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  • Writer's pictureSimon Hawk

Building Better Greenhouse Shading

Tests have shown up to 30-percent lower greenhouse temperatures with the use of light color or aluminized-material shade fabrics as compared to traditional dark-color materials, due to reflection of solar heat.

1. Choose exterior shade for free-standing or hoop houses.

Low-cost shade compounds can be sprayed or rolled on the glazing at different levels to achieve constant light reduction. Select a material specific to your glazing that can be easily removed in late fall to allow for full winter sunlight. Shade fabrics applied over the greenhouse roof are lightweight, easily applied and available in several materials, shade levels and colors. Most materials are ultraviolet (UV) stabilized, and will last about 10 years and cost roughly $0.25 to $0.50/square foot, depending on the type of material and the shade percentage.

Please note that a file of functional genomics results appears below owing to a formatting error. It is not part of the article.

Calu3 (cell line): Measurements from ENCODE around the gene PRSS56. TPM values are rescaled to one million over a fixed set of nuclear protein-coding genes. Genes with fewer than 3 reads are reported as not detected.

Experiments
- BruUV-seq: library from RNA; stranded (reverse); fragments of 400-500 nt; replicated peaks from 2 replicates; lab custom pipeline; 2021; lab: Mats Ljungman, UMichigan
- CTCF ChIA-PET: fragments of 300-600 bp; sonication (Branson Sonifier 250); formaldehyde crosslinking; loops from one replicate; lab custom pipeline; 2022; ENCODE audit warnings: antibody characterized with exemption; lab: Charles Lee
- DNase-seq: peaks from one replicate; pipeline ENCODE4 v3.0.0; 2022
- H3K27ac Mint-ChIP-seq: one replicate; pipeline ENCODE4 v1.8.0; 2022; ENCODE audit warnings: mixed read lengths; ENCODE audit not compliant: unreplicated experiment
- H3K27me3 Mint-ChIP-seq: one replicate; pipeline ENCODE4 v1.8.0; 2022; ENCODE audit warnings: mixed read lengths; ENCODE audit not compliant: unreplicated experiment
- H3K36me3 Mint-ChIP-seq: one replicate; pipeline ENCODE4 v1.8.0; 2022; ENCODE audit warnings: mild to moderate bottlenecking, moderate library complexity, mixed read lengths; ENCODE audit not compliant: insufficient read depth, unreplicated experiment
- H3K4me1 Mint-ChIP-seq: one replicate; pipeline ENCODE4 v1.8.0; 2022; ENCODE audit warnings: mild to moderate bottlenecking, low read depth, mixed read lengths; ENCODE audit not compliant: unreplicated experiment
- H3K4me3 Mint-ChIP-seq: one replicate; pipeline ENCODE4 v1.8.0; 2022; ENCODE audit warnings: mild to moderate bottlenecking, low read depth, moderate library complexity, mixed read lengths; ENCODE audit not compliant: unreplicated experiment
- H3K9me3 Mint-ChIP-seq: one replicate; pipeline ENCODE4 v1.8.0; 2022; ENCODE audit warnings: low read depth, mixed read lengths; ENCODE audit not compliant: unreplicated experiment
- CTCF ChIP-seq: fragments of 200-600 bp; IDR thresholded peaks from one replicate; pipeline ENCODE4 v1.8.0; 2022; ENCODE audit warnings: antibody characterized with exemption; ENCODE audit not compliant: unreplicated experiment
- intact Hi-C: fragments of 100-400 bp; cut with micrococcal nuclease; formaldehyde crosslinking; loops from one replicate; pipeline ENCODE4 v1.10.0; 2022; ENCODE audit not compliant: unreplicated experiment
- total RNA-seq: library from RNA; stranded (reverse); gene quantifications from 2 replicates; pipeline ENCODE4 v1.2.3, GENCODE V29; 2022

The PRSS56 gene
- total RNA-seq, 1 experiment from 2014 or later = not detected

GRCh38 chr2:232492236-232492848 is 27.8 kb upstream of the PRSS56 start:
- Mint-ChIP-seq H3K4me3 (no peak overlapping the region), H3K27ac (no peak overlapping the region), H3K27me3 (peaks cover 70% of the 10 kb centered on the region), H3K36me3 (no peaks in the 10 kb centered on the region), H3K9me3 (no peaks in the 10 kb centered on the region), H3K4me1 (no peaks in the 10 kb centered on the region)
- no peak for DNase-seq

2. Choose an interior movable shade screen for gutter-connected houses.

Interior screens provide shading and heat-energy conservation. When retracted on cloudy days, they provide maximum available light for photosynthesis. When closed at night during the heating season, they save up to 35 percent of heating costs. Shade screens also reduce condensation on leaf surfaces. Select an open mesh for greenhouses with roof vents or closed mesh for exhaust fan-cooled houses. Translucent materials provide some shade and can be left closed during the day for additional energy savings.

3. Factor in cooling capabilities.

Research at North Carolina State University and Rutgers University has shown that additional cooling can be achieved by misting to keep the shade material wet. This is achieved by evaporative cooling. Air movement from wind and horizontal air flow (HAF) fans can also impact the cooling effect. In the future, photoselective materials may offer less heat gain, better plant growth and fewer pest problems.

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